Each year, the United Nations International Day for the Elimination of Racial Discrimination commemorates the anniversary of the shooting massacre at Sharpeville in 1960. It marks the anniversary of the moment when police opened fire on peaceful protestors against South African apartheid laws.
In 1979, the UN General Assembly agreed that every member state should organize a week-long activity each year to focus on the fight against racism.
It is important to recall the origins of UN Day Against Racism. It was born out of the struggles of African Descent Worldwide for their rights.
Six years after Stephen Lawrence’s murder, William MacPherson led an inquiry into his death. The Metropolitan Police then reported the findings in 1999. This brought attention to the need to address institutional racism in public and private institutions.
The killings of George Floyd and Breonna Taylor by police in the United States last year gave rise to a new energy in the fight against racism.
We began to witness popular movements around the globe that claimed that Black Lives Matter – a cry that first emerged in response to the death of Michael Brown (an 18-year-old Black man) in Ferguson, Missouri, in the USA.
Trade unions were an integral part of the anti-apartheid movement and the campaign for justice for the Lawrence family. They were also early supporters and advocates of Black Lives Matter.
UNISON and its predecessor unions have always been more than just an ally in these campaigns. We have been active partners in racial justice.
UNISON has made it clear that apart from obvious social justice arguments, all workers cannot provide for their fellow members at work and in their communities.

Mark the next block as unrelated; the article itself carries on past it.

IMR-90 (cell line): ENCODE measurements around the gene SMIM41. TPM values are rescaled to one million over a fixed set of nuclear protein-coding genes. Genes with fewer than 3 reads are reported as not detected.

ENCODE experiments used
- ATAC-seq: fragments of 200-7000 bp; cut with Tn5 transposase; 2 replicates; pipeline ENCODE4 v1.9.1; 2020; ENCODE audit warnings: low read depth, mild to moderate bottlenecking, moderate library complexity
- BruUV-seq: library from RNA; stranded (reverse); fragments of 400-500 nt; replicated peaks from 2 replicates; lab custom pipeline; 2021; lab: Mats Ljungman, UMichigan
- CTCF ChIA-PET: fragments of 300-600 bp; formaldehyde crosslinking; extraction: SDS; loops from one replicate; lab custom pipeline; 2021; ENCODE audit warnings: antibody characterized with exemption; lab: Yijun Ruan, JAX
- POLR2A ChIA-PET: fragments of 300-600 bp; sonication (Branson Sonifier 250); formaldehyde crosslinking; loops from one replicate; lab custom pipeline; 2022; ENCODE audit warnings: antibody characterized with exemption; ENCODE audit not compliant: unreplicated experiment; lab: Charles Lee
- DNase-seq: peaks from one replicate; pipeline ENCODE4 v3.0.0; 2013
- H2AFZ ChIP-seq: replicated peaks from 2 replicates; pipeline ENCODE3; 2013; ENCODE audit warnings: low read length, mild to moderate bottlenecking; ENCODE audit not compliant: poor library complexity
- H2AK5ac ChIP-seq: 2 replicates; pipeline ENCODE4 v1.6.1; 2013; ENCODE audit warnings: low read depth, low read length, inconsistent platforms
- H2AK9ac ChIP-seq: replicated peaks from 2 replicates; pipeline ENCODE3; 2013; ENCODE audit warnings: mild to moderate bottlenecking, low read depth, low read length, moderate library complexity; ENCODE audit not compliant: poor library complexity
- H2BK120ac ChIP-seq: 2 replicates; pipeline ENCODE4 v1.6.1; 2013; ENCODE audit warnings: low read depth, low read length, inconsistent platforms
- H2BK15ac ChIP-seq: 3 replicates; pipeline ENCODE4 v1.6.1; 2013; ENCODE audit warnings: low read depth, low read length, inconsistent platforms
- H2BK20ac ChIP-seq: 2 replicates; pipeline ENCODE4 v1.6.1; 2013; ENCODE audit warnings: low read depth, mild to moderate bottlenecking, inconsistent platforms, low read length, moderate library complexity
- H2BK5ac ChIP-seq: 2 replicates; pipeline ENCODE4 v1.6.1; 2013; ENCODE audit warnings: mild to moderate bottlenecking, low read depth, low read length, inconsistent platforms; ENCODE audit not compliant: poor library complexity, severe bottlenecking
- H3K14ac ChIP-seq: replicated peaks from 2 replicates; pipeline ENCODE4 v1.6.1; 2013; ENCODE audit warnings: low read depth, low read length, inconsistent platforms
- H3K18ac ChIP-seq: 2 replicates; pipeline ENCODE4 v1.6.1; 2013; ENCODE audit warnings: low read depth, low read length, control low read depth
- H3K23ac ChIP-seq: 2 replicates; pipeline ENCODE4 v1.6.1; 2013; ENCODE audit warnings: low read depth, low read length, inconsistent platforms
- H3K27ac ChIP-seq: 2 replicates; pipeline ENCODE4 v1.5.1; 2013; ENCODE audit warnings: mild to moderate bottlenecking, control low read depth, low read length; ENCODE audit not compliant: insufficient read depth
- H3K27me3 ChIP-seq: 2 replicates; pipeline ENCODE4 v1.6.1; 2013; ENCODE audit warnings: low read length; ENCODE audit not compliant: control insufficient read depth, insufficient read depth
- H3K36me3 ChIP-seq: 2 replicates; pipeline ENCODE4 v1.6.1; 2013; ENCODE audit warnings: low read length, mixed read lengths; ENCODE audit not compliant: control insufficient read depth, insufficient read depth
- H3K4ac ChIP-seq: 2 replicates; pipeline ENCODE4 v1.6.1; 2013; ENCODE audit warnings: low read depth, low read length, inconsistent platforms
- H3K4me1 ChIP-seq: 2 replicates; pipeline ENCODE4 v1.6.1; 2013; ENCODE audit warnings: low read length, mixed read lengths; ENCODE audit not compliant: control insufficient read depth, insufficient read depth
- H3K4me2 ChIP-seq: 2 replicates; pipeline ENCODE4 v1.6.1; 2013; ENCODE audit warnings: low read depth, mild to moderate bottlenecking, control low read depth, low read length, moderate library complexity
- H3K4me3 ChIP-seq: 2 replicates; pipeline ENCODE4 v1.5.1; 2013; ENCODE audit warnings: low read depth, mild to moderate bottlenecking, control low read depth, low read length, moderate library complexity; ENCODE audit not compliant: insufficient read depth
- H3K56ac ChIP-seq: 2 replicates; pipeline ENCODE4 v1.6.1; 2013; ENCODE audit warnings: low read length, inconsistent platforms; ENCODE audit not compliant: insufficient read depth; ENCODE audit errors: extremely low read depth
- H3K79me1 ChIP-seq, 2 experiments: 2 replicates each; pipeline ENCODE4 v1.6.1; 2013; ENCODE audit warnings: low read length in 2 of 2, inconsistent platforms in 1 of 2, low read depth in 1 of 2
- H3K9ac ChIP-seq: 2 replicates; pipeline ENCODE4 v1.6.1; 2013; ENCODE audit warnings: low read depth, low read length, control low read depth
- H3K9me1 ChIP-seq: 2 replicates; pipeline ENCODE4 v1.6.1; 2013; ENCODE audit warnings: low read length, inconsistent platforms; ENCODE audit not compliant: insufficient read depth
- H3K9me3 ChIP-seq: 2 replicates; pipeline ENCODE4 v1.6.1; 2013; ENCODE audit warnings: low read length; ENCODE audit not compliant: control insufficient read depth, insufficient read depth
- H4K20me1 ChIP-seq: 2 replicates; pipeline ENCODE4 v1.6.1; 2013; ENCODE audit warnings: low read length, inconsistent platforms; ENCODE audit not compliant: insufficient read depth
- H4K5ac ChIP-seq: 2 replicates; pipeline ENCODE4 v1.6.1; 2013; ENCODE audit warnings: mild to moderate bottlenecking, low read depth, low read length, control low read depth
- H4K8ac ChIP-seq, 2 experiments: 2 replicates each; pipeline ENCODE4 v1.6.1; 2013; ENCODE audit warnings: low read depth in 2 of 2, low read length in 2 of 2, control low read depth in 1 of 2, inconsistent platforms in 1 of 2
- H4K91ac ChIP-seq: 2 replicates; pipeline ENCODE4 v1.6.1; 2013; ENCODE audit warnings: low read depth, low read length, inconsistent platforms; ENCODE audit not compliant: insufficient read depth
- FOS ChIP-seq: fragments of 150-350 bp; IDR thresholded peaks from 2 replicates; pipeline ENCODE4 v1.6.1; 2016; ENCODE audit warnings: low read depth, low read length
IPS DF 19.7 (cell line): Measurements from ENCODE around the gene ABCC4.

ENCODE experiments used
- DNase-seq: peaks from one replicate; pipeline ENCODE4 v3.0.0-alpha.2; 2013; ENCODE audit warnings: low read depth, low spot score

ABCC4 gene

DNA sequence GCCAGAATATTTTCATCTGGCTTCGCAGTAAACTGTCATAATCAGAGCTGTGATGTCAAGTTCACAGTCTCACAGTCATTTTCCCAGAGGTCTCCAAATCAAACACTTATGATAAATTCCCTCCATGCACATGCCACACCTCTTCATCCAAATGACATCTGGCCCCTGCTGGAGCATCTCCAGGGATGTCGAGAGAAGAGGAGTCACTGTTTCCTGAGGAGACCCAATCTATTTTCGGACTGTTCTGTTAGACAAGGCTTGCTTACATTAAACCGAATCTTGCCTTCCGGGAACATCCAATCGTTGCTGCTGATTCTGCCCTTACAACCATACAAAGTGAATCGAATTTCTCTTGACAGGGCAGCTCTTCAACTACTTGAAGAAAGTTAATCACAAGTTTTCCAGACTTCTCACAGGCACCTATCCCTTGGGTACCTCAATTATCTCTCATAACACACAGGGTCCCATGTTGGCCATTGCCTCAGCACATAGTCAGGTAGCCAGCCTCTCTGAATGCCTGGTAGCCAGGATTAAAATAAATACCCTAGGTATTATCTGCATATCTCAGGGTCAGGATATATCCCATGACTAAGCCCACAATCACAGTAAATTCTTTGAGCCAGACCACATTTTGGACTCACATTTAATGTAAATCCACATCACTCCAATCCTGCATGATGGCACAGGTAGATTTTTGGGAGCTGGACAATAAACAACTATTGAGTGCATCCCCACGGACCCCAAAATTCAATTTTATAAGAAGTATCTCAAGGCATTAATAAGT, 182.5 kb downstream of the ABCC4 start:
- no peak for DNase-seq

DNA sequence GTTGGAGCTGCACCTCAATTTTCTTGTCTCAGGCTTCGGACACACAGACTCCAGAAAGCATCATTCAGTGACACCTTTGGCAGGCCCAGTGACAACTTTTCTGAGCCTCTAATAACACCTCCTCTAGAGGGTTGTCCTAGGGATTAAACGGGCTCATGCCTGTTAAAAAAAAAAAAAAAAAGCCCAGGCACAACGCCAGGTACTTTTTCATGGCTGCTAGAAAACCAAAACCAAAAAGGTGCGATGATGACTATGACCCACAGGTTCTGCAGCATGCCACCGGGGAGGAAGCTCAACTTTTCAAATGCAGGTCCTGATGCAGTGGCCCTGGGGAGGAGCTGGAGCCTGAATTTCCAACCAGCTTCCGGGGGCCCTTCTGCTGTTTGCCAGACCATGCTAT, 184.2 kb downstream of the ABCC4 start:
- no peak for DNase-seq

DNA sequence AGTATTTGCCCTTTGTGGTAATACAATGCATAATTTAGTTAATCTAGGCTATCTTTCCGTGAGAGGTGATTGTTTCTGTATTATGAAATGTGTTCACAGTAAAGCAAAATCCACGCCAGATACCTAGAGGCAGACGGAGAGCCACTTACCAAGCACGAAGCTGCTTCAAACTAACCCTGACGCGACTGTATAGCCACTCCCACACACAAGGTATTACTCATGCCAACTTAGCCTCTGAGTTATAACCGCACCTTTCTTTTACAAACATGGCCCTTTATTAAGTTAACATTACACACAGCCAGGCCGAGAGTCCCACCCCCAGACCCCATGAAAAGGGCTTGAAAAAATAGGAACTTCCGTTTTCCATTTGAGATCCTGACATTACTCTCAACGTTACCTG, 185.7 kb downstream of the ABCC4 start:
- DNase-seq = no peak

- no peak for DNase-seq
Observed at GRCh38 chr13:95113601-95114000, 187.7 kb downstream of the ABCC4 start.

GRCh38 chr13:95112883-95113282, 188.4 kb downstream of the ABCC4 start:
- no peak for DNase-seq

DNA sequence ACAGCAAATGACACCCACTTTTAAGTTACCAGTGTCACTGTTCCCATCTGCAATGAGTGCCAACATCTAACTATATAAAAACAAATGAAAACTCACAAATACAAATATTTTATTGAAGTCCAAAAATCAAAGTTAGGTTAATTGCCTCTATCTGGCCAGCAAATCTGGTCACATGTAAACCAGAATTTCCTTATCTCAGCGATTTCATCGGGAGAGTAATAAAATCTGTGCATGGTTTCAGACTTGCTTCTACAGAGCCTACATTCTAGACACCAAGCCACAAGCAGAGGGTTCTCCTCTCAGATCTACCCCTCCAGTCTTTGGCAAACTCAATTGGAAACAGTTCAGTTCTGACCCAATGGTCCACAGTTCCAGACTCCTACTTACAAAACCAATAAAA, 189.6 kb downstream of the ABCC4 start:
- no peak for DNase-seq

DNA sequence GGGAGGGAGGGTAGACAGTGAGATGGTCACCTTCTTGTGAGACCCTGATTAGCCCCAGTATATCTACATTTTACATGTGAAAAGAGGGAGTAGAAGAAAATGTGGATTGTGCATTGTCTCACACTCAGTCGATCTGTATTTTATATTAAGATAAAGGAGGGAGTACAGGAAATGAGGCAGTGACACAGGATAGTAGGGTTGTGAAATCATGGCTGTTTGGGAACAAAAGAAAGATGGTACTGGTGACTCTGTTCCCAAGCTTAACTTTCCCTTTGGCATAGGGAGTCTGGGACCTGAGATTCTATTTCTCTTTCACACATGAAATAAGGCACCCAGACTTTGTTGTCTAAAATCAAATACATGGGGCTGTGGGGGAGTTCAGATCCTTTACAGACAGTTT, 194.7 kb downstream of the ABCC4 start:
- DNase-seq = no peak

The COVID-19 pandemic has resulted in the deaths of many Black Americans, even though the number of these people is much lower than the national average. Black workers are also reluctant to get the vaccine, despite knowing there have been many clinical trials against our people.
Employers have threatened to fire Black workers if they refuse the vaccine.
UNISON recommends that all members get the vaccine to ensure their safety as well as the safety of those they provide a service.
However, we are against employers using a heavy-handed approach to threaten workers with their dismissal. This is a problem for all workers but especially for Black workers – not only in the UK but also in North America and other European countries where similar issues have occurred.
UNISON doesn’t just campaign during the UN Day against Racism. We do this daily under the guidance of our Black self-organized structures throughout the union.
We urge everyone to support the UN Day against Racism – even if it is online this year. But more importantly, take part in the work of UNU throughout the year to fight racism.
Racism divides us. Unity is strength.